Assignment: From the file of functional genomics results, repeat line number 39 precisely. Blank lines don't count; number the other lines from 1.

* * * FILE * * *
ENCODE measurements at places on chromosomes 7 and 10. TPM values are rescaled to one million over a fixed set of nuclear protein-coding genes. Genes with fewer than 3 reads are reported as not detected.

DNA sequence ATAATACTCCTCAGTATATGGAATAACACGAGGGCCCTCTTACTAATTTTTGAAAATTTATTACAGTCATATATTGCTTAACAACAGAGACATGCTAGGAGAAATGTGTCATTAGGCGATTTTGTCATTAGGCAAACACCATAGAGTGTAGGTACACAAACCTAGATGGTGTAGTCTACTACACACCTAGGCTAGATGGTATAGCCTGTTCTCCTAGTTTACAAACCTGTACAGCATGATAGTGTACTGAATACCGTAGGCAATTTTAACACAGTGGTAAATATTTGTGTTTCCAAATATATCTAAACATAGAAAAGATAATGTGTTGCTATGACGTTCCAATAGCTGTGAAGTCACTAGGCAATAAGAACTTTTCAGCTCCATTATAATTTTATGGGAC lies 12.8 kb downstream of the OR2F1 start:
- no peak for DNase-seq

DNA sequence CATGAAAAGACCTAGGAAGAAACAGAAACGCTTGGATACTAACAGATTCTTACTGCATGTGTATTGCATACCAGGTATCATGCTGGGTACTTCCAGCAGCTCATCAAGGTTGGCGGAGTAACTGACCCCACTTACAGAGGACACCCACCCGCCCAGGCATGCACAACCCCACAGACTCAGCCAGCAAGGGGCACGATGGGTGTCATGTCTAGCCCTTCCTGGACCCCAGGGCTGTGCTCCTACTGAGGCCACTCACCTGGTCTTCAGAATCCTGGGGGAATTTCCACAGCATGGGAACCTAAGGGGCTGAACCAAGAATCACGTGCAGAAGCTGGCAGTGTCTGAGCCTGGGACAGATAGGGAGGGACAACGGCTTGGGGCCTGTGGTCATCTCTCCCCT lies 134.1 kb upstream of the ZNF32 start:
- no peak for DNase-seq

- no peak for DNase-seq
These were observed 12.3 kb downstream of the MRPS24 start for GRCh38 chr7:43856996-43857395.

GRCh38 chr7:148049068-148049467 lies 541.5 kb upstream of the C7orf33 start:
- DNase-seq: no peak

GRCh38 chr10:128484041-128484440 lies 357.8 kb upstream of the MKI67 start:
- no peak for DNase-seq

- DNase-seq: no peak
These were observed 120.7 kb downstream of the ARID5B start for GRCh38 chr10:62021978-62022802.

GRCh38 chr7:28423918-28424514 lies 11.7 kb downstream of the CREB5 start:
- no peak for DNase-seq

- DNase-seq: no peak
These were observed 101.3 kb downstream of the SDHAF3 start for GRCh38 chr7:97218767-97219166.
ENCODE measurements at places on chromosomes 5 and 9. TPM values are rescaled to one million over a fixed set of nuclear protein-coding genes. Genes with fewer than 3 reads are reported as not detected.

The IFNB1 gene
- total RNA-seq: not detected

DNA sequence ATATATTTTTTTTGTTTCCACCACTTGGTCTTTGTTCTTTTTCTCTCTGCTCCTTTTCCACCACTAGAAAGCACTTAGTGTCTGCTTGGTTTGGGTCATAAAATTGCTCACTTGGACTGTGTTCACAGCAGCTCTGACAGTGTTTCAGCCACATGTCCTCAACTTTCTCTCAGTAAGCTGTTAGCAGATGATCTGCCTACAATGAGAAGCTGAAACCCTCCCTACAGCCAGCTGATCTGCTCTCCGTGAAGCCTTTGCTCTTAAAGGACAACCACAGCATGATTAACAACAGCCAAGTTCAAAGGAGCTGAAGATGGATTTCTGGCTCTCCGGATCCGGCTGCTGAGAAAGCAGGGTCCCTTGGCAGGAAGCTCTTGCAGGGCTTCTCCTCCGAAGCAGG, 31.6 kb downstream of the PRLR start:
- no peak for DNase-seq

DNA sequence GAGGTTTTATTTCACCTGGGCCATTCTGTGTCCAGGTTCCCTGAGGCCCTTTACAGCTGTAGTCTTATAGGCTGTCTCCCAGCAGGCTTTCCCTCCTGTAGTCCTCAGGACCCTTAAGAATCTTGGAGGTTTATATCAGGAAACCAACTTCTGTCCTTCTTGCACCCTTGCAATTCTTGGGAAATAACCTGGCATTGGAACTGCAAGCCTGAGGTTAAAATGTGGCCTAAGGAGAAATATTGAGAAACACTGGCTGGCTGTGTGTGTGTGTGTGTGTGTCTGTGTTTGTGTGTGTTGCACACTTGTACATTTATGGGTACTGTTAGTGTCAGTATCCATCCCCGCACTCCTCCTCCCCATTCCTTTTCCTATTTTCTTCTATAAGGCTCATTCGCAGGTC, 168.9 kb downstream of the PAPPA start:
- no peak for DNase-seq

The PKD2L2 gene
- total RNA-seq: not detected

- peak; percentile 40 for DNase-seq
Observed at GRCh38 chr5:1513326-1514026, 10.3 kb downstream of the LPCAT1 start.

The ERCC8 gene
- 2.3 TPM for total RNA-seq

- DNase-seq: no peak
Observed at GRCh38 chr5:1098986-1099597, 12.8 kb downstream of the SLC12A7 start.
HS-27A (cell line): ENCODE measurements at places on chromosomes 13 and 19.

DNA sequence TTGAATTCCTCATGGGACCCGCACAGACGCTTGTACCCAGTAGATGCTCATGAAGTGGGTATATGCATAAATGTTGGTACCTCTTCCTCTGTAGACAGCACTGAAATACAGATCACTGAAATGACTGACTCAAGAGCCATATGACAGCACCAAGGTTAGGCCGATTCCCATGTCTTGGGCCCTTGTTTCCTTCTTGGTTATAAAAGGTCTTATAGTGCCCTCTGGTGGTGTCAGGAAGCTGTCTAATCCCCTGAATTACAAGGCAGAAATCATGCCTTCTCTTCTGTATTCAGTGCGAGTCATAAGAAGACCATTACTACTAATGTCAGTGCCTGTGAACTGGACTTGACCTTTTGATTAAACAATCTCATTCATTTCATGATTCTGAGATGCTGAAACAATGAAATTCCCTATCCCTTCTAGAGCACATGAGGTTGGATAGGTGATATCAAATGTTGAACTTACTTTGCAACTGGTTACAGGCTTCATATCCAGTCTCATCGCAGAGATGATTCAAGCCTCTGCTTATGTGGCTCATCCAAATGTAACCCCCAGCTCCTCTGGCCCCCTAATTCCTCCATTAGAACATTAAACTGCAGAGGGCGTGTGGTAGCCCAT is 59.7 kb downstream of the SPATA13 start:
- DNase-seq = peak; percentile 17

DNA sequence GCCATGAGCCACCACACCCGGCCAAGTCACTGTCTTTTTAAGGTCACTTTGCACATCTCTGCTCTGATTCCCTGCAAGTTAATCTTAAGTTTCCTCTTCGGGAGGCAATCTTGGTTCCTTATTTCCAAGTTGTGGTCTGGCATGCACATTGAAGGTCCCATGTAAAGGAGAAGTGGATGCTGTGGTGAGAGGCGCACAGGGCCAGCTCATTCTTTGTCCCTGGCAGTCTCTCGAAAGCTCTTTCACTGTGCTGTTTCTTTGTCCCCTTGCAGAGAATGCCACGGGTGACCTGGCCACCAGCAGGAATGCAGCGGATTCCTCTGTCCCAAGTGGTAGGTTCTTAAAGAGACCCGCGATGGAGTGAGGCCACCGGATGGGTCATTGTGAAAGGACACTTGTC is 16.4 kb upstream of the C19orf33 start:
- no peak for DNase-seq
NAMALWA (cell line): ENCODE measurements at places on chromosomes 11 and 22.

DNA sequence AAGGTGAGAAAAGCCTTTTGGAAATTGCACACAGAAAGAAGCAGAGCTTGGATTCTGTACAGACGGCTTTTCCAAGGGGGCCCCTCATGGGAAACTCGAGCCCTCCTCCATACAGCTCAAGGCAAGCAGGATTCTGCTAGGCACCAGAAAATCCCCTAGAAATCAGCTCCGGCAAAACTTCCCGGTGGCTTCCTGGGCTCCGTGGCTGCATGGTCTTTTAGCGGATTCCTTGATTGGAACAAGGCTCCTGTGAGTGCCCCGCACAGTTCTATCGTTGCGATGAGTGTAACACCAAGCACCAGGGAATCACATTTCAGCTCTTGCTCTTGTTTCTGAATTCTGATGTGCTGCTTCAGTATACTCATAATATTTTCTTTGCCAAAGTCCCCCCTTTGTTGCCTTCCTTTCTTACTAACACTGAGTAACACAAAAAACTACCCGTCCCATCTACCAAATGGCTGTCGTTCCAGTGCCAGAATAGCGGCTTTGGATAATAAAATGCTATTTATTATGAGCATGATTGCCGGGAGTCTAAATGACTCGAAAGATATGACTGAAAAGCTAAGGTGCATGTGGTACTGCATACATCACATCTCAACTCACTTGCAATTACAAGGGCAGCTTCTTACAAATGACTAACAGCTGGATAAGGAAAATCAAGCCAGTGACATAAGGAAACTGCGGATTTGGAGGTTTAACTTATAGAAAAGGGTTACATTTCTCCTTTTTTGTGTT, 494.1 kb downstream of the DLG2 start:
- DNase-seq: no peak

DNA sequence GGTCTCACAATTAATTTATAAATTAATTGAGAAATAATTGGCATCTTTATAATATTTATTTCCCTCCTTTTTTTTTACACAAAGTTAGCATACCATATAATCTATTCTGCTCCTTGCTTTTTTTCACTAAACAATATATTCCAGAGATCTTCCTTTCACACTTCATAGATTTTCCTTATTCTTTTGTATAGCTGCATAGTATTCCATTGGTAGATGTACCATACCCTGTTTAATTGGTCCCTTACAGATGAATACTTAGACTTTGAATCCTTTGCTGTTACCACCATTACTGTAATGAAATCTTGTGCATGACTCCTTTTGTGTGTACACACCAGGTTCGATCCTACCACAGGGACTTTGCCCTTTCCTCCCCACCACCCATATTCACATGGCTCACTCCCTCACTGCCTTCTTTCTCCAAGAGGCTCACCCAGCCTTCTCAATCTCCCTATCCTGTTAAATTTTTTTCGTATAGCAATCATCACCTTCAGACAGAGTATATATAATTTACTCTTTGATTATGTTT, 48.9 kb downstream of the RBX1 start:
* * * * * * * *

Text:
DNA sequence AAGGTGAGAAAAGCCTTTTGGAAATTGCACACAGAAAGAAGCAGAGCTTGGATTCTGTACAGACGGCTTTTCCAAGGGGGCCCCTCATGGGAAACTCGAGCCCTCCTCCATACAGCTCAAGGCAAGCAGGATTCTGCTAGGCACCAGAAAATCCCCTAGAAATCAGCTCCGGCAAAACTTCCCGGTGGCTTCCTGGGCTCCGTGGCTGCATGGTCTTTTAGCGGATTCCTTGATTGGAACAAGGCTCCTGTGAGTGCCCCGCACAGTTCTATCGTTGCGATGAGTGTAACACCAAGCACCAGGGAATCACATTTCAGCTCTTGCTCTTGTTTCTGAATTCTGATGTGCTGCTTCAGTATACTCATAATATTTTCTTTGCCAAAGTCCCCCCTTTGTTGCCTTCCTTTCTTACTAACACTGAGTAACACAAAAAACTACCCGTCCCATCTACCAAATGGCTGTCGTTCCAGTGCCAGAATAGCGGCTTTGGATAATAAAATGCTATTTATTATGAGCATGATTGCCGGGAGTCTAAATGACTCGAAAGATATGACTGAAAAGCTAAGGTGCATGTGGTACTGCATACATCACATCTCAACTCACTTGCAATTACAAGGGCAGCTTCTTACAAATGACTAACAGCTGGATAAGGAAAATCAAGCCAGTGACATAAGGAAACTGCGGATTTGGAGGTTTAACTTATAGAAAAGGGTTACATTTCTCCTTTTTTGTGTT, 494.1 kb downstream of the DLG2 start: